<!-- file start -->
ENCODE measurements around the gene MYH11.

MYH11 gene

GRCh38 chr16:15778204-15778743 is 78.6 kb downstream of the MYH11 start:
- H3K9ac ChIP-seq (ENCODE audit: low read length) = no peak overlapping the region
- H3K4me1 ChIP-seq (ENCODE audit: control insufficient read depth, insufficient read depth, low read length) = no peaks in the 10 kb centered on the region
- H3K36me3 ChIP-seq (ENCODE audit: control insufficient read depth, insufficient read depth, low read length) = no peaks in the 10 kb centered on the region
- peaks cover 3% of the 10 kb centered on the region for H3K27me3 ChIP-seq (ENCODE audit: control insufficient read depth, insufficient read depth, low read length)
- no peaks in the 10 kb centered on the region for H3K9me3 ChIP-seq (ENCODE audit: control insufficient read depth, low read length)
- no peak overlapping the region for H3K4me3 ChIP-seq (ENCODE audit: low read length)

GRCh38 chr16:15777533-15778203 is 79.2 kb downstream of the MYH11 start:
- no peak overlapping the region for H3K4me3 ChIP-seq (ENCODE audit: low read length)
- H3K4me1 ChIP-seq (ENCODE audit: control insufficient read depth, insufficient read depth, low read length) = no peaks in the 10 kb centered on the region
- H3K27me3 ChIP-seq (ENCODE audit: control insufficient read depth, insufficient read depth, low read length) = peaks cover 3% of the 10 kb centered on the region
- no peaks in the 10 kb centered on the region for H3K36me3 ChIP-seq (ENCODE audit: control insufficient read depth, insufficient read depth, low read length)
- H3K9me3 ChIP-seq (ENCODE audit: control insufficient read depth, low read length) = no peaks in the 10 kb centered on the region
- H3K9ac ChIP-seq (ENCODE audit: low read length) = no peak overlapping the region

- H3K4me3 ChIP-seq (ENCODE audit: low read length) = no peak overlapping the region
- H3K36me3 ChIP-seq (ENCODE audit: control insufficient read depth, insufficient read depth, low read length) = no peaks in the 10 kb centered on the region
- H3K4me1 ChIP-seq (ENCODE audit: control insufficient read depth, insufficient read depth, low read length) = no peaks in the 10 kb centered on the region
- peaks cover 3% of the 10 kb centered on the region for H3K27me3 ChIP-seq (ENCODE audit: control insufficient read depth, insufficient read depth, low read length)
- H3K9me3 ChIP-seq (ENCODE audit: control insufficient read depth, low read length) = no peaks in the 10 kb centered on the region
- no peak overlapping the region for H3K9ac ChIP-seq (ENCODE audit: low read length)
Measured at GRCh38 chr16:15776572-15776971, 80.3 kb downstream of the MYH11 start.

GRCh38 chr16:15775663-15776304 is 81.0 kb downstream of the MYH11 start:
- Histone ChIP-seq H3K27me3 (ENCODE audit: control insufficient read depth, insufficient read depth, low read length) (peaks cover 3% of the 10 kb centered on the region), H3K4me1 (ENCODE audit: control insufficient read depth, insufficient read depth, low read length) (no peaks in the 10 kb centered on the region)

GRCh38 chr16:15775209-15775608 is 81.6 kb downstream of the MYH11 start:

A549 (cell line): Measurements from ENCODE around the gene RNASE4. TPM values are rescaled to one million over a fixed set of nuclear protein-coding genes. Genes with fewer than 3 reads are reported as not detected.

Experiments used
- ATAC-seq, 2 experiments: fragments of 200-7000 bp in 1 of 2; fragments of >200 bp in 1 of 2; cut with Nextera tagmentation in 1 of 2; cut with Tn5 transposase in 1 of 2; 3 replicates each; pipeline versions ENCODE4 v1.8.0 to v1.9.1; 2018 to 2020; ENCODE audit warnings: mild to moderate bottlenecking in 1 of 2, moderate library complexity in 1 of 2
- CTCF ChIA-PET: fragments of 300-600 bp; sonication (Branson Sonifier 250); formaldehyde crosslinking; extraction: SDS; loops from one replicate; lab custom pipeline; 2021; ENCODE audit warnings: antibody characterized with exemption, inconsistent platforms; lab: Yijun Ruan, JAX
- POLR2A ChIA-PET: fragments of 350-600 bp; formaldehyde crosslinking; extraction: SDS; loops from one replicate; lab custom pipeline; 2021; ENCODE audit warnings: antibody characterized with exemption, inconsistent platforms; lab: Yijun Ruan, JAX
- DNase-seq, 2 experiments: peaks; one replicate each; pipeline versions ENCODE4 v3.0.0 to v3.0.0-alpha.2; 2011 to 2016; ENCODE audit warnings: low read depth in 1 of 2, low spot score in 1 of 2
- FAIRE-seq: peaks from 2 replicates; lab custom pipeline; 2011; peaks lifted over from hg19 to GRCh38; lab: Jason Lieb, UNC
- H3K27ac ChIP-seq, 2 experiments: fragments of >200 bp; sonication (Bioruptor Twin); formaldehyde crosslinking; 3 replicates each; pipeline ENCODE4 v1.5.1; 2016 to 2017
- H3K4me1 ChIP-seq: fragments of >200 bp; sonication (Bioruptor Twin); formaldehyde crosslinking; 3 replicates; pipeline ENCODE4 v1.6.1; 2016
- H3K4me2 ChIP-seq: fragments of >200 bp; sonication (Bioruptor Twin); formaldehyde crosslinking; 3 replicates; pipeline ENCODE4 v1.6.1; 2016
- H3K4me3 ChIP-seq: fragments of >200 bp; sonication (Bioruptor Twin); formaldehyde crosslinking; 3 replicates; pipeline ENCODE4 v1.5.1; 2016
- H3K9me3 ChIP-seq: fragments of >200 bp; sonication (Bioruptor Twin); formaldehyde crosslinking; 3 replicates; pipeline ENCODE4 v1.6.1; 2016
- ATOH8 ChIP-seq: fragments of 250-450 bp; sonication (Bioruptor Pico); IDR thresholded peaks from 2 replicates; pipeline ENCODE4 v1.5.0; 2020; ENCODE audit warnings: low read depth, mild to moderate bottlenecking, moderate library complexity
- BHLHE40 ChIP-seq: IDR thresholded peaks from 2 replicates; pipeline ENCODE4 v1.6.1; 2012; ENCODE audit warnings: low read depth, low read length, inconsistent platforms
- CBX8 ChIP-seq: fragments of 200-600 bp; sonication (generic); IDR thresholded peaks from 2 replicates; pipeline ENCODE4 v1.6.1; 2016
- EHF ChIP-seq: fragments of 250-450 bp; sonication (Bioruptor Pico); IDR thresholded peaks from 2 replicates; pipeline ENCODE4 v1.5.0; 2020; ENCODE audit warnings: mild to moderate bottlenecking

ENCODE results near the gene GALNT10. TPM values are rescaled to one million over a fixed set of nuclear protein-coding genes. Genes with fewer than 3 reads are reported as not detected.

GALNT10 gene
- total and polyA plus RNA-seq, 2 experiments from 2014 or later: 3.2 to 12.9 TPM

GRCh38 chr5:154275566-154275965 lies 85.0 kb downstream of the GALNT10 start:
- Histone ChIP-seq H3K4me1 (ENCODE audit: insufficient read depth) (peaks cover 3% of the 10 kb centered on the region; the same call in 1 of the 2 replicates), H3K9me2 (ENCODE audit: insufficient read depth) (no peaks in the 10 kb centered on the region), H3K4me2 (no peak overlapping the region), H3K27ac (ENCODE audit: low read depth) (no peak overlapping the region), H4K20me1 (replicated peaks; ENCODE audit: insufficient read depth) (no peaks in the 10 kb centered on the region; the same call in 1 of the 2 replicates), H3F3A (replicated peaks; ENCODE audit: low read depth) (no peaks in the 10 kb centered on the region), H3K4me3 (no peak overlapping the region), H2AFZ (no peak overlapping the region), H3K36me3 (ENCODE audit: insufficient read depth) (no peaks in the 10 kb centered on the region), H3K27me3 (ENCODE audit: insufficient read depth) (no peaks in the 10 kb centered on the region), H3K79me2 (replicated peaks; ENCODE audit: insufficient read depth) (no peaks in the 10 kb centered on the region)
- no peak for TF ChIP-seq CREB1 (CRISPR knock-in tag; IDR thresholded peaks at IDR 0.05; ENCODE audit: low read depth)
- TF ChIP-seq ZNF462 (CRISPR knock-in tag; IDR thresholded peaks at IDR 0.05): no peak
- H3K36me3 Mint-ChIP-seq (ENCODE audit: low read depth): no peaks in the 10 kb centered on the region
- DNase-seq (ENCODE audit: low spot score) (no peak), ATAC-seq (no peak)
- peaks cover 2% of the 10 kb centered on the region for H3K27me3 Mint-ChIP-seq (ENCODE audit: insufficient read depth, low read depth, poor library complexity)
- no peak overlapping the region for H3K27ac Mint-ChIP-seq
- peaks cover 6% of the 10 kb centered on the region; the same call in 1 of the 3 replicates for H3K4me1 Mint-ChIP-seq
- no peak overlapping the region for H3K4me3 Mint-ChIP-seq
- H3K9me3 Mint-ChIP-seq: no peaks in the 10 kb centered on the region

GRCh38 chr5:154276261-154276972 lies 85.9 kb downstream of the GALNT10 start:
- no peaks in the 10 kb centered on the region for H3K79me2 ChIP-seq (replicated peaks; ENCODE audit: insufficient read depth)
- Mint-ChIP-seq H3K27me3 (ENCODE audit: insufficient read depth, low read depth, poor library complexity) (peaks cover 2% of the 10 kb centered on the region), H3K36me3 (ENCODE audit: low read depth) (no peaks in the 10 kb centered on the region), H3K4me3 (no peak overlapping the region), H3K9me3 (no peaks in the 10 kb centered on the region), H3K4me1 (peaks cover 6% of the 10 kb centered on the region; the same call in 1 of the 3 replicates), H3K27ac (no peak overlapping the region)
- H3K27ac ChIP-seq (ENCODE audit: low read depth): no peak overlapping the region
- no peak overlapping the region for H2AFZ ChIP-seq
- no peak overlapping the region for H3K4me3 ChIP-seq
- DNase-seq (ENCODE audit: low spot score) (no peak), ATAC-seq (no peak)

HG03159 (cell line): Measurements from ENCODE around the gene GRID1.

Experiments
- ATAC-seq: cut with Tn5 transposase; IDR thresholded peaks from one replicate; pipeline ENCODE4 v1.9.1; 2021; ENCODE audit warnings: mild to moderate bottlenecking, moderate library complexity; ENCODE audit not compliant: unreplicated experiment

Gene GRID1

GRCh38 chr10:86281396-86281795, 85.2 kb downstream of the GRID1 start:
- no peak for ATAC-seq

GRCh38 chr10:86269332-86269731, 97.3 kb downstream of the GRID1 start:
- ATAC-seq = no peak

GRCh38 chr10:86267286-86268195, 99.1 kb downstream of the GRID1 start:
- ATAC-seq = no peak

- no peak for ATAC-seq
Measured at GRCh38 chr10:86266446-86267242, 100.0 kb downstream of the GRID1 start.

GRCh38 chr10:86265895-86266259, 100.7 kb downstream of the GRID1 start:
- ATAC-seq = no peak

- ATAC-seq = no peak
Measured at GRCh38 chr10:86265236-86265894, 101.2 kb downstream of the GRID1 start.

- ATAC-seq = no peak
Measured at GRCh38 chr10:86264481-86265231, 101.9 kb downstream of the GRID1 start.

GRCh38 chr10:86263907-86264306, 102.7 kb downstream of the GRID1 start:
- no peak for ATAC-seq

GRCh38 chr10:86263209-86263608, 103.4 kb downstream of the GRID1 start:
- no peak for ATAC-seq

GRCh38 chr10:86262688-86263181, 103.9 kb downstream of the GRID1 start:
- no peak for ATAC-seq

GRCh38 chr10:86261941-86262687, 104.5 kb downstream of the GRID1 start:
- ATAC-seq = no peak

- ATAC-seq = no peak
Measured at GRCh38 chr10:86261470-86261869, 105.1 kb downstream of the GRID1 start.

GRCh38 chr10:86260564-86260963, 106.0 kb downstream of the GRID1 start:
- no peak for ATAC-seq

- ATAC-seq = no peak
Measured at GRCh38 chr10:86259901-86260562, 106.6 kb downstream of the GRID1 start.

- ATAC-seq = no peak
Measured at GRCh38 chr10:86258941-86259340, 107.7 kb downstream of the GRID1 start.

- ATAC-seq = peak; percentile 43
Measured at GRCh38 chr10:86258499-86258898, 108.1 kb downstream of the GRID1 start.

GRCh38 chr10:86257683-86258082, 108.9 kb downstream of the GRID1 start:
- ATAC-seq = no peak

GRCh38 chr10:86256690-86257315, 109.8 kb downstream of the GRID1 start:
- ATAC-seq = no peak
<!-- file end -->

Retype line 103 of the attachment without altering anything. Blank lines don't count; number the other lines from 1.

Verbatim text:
- ATAC-seq = no peak